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A CurtainUp London Review
The Prince of Homburg
The result? A confrontation between a Prussian leader, The Elector (Ian McDiarmid), who rules by the army book, demanding absolute obedience to his every command, and a young officer who adapts and reacts on the field of battle, winning glory and respect from his peers but, ultimately, who threatens the overall plan of campaign. How Kleist explores these issues of duty and respect demonstrates his mounting disavowal of those Enlightenment values that allowed so all-powerful a ruler as Frederick the Great to forge the Prussian military machine from the blood and sweat of his slave-like army.
Director Jonathan Munby, and his designer Angela Davies, have relocated Homburg's battle with the Swedes, and with himself and The Elector, to the years of Kleist's suicide, when Europe faced the overarching power and destructive might of Napoleon's French army. Here is a Germanic regime on the wane, the power that The Elector seeks to wield founded on fear, not compassion. Army commanders would die for their Fatherland. They would never die for The Elector who represents its head.
To accommodate this Prussic world, the Donmar stage is transformed into a prisonlike stone space, its back and side walls clad in gun-metal granite, the occasional Prussian eagle-headed banner adding a startling splash of black, red and white to the relentless grey of the surroundings. Items of strategic gold-embossed furniture, a classical-inspired statuette, an ornate writing desk, all add to the creation of a court in which the aristocratic ladies sport Empire-line flowing dresses and the men click their heels and clash their breasts with military precision.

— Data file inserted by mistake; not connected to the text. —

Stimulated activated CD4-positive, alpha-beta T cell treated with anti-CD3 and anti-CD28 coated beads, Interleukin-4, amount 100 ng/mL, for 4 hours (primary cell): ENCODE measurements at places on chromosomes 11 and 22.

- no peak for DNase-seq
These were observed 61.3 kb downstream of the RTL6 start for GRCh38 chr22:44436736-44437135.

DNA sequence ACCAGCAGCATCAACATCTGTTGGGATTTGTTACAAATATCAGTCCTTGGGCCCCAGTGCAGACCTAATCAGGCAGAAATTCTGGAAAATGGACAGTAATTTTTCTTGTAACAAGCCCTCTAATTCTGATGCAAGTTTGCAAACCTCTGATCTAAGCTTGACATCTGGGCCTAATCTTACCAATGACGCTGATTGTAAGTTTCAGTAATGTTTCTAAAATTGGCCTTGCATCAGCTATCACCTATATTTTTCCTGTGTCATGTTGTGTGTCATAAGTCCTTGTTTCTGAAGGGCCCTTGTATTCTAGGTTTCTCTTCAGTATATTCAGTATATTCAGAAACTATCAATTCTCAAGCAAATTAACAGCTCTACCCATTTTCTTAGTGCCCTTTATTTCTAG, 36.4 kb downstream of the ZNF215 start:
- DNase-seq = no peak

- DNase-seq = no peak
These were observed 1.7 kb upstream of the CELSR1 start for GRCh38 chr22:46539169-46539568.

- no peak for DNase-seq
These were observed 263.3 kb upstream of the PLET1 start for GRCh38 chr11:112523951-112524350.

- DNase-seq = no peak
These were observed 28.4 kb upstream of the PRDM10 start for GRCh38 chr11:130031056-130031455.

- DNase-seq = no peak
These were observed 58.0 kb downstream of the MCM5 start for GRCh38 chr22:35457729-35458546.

This harsh world is ruled by The Elector, played with astonishing power and vocal dexterity by Ian McDiarmid. Here is a ruler whose very look could act as firing squad in deathly intensity. McDiarmid doesn't strut his tyrannical power. There is no need. His mere presence onstage as an ageing, malevolent spirit, is enough to send shivers through the collective spine.
The Elector is intrigued at first by the night-time meandering of the young Prince of Homburg, portrayed with intense humanity by Charlie Cox. Caught sleepwalking by his friend, Count Hohenzollern (Harry Hadden-Paton), the young Prince is at first an object of fun as he gazes in somnambulistic glee at the moon, clutching a laurel wreath in his hand after the previous day's battle. Unfortunately, The Elector notes a threat to his power far more insidious than youthful passion and military prowess. Young Homburg loves The Elector's niece, Princess Natalia (Sonya Cassidy), a pawn in the ensuing history of this embattled state, whose proposed marriage to the nation's Swedish enemy is the only way to lasting peace. Homburg threatens that peace.
When, therefore, the Prince of Homburg makes a glorious and successful mistake on the field of battle, he is adored and punished with equal intensity. The Elector elects to send this young hero to the firing squad. His crime? Succeeding by accident and disobeying orders. In this world, there is no room for accidental heroes. No room for individual response and intuitive action.
The will of The Elector must be obeyed. When, therefore, we watch the Prince's journey from frightened prisoner begging his aunt (Siobhan Redmond's excellent Electress) for his life, to aristocrat accepting his dutiful death, we see why the Fascist regime should find his self-sacrifice in response to a tyrannical Fuehrer's wishes so appealing. For us, this youthful journey is not so much heroic as blinded by faith and a false sense of duty. The result, a bitter taste in this most bitter of plays.
The Donmar has certainly offered a fascinating evening of Prussic acidity with Kleist's uncompromisingly intense play. Perhaps Dennis Kelly's version is a tad modern in its quick-fire machine-gun dialogue, but that might, in all fairness, be a problem with Kleist himself. What is guaranteed is some amazingly fine acting and a moral conundrum that appears as dated in its acceptance of authority and tyranny as it does immediate in its unmitigated horror at political intrigue and negotiation where the goods on offer are the lives of the very people the Fatherland is meant to defend.
Retold by Tina Packer of Shakespeare & Co.
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